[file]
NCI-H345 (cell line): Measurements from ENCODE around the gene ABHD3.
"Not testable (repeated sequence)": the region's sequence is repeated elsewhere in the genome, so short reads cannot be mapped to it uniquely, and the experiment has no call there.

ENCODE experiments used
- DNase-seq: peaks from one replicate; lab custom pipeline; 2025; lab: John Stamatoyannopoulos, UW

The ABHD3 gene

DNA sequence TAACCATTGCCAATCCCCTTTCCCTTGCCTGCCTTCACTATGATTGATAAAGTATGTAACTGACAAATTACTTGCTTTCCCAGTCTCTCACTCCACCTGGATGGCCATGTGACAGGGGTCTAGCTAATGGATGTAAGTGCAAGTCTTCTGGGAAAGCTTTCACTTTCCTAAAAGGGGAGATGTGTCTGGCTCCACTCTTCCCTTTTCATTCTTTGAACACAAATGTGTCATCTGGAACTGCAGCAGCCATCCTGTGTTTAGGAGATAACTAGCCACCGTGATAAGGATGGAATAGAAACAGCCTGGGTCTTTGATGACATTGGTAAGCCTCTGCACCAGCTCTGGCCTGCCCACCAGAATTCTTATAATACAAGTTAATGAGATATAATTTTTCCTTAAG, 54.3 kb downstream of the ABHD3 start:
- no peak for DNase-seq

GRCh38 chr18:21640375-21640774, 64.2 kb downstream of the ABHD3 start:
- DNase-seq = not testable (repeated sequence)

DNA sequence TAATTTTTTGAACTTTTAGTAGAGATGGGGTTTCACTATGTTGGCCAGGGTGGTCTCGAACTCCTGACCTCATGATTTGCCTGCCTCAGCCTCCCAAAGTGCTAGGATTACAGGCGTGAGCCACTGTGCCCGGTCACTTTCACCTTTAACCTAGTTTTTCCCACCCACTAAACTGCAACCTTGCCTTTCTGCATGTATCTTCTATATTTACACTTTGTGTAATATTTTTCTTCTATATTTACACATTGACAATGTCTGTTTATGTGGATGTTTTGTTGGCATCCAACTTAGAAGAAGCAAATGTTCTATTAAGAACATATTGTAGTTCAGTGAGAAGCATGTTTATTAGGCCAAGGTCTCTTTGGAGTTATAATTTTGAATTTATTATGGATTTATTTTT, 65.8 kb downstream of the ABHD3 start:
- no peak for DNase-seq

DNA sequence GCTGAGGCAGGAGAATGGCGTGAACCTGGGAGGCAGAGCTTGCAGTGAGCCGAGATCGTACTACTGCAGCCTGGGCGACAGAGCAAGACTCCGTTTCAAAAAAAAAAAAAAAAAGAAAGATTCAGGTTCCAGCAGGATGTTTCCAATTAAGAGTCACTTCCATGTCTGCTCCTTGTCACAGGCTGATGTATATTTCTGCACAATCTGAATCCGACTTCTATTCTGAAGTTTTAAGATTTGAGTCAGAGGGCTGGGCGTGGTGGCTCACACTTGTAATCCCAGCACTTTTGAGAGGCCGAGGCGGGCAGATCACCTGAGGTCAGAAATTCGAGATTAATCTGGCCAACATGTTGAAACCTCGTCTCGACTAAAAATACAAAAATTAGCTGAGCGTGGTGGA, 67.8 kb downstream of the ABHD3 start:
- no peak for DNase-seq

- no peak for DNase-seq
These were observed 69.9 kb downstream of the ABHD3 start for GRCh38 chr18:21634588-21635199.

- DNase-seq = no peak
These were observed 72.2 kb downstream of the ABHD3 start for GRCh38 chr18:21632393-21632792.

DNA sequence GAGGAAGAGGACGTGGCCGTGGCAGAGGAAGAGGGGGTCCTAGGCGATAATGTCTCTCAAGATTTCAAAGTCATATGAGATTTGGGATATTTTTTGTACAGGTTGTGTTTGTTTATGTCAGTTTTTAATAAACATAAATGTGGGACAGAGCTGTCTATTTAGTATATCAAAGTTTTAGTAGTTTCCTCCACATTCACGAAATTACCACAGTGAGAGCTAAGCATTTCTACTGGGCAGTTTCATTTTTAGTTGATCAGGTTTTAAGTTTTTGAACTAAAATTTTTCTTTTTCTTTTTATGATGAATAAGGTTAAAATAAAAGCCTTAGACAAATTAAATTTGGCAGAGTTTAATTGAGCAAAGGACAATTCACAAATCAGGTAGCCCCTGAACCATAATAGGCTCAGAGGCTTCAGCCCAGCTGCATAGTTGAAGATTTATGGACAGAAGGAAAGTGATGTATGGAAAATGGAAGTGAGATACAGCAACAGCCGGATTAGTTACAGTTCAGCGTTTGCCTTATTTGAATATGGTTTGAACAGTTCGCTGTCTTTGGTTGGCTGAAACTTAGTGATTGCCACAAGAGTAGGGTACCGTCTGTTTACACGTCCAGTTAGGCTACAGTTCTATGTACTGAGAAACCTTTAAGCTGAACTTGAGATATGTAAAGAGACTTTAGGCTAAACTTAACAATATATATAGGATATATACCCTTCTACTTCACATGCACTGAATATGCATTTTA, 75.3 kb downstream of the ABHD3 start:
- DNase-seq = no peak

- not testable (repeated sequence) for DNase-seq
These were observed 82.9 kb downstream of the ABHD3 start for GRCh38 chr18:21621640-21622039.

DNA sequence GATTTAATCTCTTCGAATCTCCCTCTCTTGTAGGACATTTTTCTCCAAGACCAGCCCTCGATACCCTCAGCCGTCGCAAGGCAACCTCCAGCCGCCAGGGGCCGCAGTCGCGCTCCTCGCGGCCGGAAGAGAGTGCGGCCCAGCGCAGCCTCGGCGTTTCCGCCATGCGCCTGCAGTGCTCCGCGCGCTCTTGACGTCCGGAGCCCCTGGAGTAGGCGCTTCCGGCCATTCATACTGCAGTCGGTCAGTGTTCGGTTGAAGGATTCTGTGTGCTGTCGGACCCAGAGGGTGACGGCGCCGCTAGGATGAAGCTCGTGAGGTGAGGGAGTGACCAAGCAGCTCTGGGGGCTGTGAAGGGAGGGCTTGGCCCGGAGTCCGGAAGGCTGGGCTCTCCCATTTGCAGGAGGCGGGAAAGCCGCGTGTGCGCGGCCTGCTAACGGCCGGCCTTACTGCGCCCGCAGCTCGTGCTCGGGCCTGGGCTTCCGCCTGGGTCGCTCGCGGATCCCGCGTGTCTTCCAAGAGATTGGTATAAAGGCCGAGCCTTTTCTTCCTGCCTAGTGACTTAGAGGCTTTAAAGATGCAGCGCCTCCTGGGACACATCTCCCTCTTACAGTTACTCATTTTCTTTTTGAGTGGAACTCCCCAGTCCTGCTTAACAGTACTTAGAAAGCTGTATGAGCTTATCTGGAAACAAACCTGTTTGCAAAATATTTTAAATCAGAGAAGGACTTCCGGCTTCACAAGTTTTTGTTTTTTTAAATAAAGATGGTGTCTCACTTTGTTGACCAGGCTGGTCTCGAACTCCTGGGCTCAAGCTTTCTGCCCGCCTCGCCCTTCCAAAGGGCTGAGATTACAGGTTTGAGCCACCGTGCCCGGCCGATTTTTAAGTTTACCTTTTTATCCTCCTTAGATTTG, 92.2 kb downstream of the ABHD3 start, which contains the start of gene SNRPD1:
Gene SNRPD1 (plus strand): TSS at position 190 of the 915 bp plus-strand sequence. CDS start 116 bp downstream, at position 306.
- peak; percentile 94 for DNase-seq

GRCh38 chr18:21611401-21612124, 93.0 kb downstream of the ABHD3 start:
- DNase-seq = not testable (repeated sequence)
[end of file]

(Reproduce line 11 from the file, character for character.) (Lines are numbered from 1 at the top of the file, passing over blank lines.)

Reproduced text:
- no peak for DNase-seq